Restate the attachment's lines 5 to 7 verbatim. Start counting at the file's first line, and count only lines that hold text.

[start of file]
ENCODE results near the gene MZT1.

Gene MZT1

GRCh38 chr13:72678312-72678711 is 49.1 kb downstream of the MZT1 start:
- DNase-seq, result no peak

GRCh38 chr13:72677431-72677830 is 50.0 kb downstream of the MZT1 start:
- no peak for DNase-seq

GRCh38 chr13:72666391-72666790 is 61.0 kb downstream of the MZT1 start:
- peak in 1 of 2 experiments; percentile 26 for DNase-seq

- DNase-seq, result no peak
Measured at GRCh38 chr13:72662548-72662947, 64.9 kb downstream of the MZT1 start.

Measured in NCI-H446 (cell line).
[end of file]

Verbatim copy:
GRCh38 chr13:72677431-72677830 is 50.0 kb downstream of the MZT1 start:
- no peak for DNase-seq

GRCh38 chr13:72666391-72666790 is 61.0 kb downstream of the MZT1 start: